Bottema-Beutel et al. follow Rodgers et al. (2020), whose systematic review of early intensive applied behavior analysis (ABA)-based autism interventions also found a pervasive failure to consider harms. Nowhere in this highly influential literature was there any reported effort to monitor or collect data on adverse outcomes. Study protocols, where plans to assess adverse events should prospectively be specified, were unavailable. Reported long-term outcomes, crucial for understanding harms, were lacking for early autism interventions claimed to have lifelong effects. What harms there may have been across any timescale thus could not be determined. Instead, Rodgers et al. found poor quality studies at high risk of bias, leaving ignored ergo unknown harms balanced against uncertain and inconclusive evidence for benefits. Such “preventable uninformativeness” due to poor standards in intervention research has been flagged as a violation of research ethics, entailing de facto harms for study participants and the studied population (Zarin et al., 2019). In this way, the widespread promotion of early intensive autism interventions, based on the biased deployment of a literature uninformative about their benefits versus harms, has been and continues to be inherently harmful to autistics.

Failures in addressing harms have proliferated across autism research, Bottema-Beutel et al. suggest, for reasons such as the embrace of low standard by journals, and the omnipresence of unchecked conflicts of interest (Bottema-Beutel et al., 2020b). Disregard of harms has in turn wrongly been interpreted as evidence of no harms, with consequences rippling out to other areas (e.g. early detection and screening), distorting research and practice. Despite a large literature spanning decades, accumulated knowledge about potential or actual harms to autistics from interventions that may occupy many of their waking hours, for years, is negligible. The foundations for adequate systems or methods for monitoring harms beyond the scope of intervention studies are thus lacking. Indeed, conflicts of interest entangled with low standards in research and practice would undermine future efforts to accurately capture harms via routinely collected data. Nothing justifies these multiple failures on the part of autism researchers.

We welcome the attention to harms shown by Bottema-Beutel et al. and Rodgers et al., as well as by Benevides et al. (2020), who include, among their top 5 autism research priorities, a question about the harms of behavioral and other interventions. But this attention is as rare as it is terribly overdue. We are left with an influential literature lacking fair tests of the benefits versus harms of autism interventions that have been widely implemented for decades. Autism researchers should be deeply troubled by this comprehensive failure to apply fundamental standards. We must recognize, understand, take responsibility for, and reduce the unacceptable biases that have led to autistics being considered unharmable, such that anything can be done to them.

Source: When autism researchers disregard harms: A commentary – Michelle Dawson, Sue Fletcher-Watson, 2021

Autistic people have difficulty accessing safety. Our neurology is tuned to high alert. So it’s especially cruel that we’re subjected to such harm. Autism therapies ignore everything we know about autism. The harm done is immense.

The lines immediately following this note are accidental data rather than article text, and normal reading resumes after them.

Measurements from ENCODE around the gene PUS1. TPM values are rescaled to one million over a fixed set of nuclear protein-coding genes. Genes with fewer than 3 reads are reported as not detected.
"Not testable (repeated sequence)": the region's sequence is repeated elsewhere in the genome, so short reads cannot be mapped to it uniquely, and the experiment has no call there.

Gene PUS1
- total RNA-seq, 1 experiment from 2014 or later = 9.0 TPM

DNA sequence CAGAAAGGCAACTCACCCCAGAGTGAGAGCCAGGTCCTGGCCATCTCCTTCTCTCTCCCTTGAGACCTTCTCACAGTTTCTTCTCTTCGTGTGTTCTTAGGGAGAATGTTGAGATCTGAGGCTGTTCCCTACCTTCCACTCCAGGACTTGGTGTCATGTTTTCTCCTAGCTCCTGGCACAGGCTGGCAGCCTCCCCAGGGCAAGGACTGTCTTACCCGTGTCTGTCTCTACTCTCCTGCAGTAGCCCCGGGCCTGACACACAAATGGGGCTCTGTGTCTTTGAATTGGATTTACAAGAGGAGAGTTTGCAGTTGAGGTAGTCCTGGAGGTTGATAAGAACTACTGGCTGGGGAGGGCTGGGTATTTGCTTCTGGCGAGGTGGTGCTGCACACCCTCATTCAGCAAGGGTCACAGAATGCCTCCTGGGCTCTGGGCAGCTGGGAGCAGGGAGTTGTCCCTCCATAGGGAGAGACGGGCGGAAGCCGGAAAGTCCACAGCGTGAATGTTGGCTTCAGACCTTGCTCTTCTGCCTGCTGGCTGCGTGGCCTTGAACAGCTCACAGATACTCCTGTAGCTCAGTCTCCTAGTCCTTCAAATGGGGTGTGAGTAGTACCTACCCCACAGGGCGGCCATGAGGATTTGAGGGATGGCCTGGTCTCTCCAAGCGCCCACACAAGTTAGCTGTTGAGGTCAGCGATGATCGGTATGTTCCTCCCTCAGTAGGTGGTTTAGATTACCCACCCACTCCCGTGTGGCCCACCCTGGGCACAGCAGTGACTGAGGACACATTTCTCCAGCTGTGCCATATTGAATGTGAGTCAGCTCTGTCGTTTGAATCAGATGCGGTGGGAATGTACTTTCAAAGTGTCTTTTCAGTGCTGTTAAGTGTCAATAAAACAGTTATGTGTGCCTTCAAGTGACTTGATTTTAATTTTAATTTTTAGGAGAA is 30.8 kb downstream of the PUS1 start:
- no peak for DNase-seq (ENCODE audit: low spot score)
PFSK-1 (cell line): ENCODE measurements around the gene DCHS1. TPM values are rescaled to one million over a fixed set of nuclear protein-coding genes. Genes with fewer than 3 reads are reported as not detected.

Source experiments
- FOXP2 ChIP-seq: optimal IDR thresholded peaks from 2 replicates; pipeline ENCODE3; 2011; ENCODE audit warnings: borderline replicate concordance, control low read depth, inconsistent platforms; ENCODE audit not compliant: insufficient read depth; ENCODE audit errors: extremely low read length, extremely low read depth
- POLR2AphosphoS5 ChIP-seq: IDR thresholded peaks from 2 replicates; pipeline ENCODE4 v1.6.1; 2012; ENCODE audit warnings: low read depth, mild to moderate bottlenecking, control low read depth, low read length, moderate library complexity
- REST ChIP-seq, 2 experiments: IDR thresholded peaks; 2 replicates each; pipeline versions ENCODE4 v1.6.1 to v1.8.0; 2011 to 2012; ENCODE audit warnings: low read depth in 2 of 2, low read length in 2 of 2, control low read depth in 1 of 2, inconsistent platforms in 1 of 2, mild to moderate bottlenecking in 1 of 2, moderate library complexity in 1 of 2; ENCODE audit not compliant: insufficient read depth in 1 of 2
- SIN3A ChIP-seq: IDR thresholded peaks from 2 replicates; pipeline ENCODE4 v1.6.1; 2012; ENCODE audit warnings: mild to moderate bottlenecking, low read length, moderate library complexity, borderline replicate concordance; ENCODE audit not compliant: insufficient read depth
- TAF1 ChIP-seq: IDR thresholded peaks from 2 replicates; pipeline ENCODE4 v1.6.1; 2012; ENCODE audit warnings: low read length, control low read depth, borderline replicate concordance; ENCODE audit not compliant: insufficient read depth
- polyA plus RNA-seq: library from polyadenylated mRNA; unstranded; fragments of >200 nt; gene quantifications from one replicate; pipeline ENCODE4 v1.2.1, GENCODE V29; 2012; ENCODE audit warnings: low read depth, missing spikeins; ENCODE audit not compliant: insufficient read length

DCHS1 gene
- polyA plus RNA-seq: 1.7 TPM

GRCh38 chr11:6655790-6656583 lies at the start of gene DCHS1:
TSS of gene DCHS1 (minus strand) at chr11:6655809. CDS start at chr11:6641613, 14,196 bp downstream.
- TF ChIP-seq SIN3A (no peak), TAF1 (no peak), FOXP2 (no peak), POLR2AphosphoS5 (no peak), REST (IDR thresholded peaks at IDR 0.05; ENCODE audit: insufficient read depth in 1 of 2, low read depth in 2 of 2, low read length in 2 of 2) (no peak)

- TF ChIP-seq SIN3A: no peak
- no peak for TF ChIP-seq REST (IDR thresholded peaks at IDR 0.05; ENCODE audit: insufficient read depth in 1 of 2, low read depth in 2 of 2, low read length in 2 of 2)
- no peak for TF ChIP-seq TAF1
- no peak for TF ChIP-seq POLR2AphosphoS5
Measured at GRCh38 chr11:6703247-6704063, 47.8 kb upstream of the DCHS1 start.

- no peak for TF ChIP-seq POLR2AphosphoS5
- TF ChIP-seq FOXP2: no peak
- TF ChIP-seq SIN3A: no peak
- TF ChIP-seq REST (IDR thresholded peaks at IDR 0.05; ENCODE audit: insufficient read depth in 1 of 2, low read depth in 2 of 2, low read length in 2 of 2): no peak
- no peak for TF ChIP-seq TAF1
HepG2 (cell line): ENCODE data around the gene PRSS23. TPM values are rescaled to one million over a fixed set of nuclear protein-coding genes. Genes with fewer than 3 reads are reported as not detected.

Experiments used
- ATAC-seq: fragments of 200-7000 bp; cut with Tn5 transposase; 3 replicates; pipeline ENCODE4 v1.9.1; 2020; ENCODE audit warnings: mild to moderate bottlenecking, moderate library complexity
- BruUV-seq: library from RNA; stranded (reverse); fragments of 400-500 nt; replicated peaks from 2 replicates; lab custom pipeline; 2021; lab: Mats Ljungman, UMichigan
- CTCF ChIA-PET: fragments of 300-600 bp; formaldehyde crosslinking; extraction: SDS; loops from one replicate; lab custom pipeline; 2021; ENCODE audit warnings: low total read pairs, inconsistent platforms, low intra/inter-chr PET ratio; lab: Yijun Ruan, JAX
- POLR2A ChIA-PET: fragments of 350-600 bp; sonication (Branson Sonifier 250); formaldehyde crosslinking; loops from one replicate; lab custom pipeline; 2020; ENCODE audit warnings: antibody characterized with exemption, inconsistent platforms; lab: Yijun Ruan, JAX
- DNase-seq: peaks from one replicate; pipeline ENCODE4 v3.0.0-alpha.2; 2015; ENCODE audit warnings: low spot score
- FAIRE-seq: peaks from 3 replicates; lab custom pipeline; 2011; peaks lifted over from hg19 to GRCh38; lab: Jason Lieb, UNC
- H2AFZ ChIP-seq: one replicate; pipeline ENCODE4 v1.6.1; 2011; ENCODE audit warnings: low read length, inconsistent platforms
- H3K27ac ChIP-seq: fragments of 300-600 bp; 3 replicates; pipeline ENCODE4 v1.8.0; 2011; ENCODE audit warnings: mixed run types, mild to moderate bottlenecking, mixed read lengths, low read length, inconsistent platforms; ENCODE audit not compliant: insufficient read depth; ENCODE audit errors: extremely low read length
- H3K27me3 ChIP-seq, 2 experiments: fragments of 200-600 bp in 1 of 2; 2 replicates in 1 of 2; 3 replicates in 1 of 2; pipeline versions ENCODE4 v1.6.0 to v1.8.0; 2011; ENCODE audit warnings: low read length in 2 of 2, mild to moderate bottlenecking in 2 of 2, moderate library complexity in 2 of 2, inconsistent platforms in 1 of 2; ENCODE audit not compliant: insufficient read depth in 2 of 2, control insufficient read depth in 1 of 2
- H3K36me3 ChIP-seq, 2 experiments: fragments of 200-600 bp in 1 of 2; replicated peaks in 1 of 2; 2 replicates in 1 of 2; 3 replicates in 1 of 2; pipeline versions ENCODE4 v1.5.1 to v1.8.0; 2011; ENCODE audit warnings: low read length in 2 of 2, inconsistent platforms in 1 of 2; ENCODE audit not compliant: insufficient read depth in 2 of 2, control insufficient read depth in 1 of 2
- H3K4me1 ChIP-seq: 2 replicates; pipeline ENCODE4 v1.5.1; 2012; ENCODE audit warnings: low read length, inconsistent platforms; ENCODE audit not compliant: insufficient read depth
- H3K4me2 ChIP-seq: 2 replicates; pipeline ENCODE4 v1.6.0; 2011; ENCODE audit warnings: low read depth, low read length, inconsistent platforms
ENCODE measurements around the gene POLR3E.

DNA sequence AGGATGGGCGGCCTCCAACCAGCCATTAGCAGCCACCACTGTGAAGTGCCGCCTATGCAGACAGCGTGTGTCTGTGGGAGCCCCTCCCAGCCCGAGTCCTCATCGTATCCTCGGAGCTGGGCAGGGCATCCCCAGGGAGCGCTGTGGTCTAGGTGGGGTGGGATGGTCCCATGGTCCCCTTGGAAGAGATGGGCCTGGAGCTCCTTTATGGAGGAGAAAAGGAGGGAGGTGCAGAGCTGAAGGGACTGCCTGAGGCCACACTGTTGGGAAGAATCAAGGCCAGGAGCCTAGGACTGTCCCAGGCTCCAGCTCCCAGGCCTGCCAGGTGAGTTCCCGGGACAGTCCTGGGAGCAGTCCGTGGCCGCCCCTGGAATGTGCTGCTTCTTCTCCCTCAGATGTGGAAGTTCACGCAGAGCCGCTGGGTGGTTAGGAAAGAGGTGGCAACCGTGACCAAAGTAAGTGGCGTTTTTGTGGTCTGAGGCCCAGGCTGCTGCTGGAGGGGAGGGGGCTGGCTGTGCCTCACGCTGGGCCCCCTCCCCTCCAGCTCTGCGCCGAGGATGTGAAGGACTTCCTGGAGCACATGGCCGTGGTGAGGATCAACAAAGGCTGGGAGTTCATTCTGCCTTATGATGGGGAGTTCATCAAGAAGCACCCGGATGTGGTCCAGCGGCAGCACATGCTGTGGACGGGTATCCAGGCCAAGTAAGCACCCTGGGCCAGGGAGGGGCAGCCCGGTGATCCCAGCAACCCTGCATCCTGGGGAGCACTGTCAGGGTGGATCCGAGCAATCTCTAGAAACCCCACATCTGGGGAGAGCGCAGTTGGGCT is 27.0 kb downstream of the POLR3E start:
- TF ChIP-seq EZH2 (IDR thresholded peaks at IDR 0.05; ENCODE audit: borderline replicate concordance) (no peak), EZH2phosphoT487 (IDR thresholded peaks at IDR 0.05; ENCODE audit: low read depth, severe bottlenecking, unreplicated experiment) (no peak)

Why is autism research such a harm factory? In large part because private equity and big autism charities distort everything.

This study is the first systematic investigation into COIs in autism early intervention research. We found that COIs exist in a majority of studies, but are widely unreported.

Source: Research Review: Conflicts of Interest (COIs) in autism early intervention research – a meta‐analysis of COI influences on intervention effects

Via Ann Memmott, who breaks it down better than I ever could in this Twitter thread:

This is such an important piece of research by @autismcrisis @SueReviews
I want to put some of its findings on this thread.
How most autism researchers, in the studies here, haven’t even thought about whether they’re damaging the children & young people/

@KristenBott & team investigated this in 150 bits of research. 139 (93%) did not even mention harms as a possibility, 11 (7%) had vague summaries, & none wrote that possible harm was even monitored/

Rodgers & team looked at ABA (applied behavior analysis research. Nowhere in this highly influential literature was there any reported effort to monitor or collect data on possible harm to the children.
None at all.

These poor standards in research has been flagged as a violation of research ethics.
Promotion of “early intensive” interventions (EIBI) when clueless about possible harms, “…has been and continues to be inherently harmful to autistics”/

This is a snip from the paper which talks about the horrifying things done to autistic children and young people, without ever once checking whether it’s actually done harm.
Yes, now, 2021.
Yes, ‘therapies’ paid for with public money.
Goodness me/

In choosing to believe that ‘success’ looks like a silent, still autistic child, the teams gave themselves no chance at all to assess for harm. Or to even realise that such a situation is, or could be, harmful for a child with different neurology & very real needs & emotions/

“Nothing justifies these multiple failures on the part of autism researchers”.

I agree entirely.

Not a career path.
Not a pretty award.
Not cash in the bank.

These are children whose lives have been treated as an cost-free experiment, & the damage could be lifelong.